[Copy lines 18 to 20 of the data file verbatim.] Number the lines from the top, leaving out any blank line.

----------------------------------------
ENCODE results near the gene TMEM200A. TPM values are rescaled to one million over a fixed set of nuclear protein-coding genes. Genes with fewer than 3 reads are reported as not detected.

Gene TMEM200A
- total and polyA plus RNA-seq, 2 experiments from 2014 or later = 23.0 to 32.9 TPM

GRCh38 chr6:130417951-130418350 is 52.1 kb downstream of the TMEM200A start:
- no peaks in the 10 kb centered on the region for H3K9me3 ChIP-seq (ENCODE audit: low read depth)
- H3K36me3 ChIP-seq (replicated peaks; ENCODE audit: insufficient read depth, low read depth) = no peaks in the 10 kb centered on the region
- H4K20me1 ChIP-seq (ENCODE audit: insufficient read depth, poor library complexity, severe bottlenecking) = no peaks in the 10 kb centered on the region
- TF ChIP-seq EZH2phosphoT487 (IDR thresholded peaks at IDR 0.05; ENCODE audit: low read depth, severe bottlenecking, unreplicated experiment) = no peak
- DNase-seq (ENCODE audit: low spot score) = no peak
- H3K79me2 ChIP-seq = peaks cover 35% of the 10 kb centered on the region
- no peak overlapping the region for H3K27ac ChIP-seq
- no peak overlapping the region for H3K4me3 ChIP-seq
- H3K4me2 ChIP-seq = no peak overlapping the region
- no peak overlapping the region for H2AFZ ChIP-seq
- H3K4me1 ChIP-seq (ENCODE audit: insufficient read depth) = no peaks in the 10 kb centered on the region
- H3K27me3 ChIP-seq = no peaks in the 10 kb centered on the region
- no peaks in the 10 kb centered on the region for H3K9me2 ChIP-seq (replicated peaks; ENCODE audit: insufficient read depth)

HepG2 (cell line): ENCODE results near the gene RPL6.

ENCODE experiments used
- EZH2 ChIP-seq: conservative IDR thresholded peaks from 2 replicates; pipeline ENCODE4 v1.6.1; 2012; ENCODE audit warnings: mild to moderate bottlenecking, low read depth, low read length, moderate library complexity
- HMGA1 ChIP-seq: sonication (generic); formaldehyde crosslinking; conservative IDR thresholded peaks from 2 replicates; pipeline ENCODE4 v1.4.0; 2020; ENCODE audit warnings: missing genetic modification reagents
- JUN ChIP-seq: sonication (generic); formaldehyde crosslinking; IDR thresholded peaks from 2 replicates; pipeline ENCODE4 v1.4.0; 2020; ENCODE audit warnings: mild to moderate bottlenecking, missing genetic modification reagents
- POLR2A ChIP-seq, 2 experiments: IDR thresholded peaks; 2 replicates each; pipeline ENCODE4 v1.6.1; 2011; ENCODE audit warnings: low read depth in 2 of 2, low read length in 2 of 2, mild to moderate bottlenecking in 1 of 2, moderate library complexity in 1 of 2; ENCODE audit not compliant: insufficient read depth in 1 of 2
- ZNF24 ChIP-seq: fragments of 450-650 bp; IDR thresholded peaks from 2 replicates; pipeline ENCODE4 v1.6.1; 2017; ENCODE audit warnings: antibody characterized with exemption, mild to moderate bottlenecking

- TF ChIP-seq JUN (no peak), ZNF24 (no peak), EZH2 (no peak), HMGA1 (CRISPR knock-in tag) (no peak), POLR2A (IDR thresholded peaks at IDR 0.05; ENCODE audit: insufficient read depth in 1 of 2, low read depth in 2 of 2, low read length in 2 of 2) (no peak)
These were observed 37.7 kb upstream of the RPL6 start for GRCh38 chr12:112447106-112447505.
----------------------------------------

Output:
HepG2 (cell line): ENCODE results near the gene RPL6.

ENCODE experiments used
- EZH2 ChIP-seq: conservative IDR thresholded peaks from 2 replicates; pipeline ENCODE4 v1.6.1; 2012; ENCODE audit warnings: mild to moderate bottlenecking, low read depth, low read length, moderate library complexity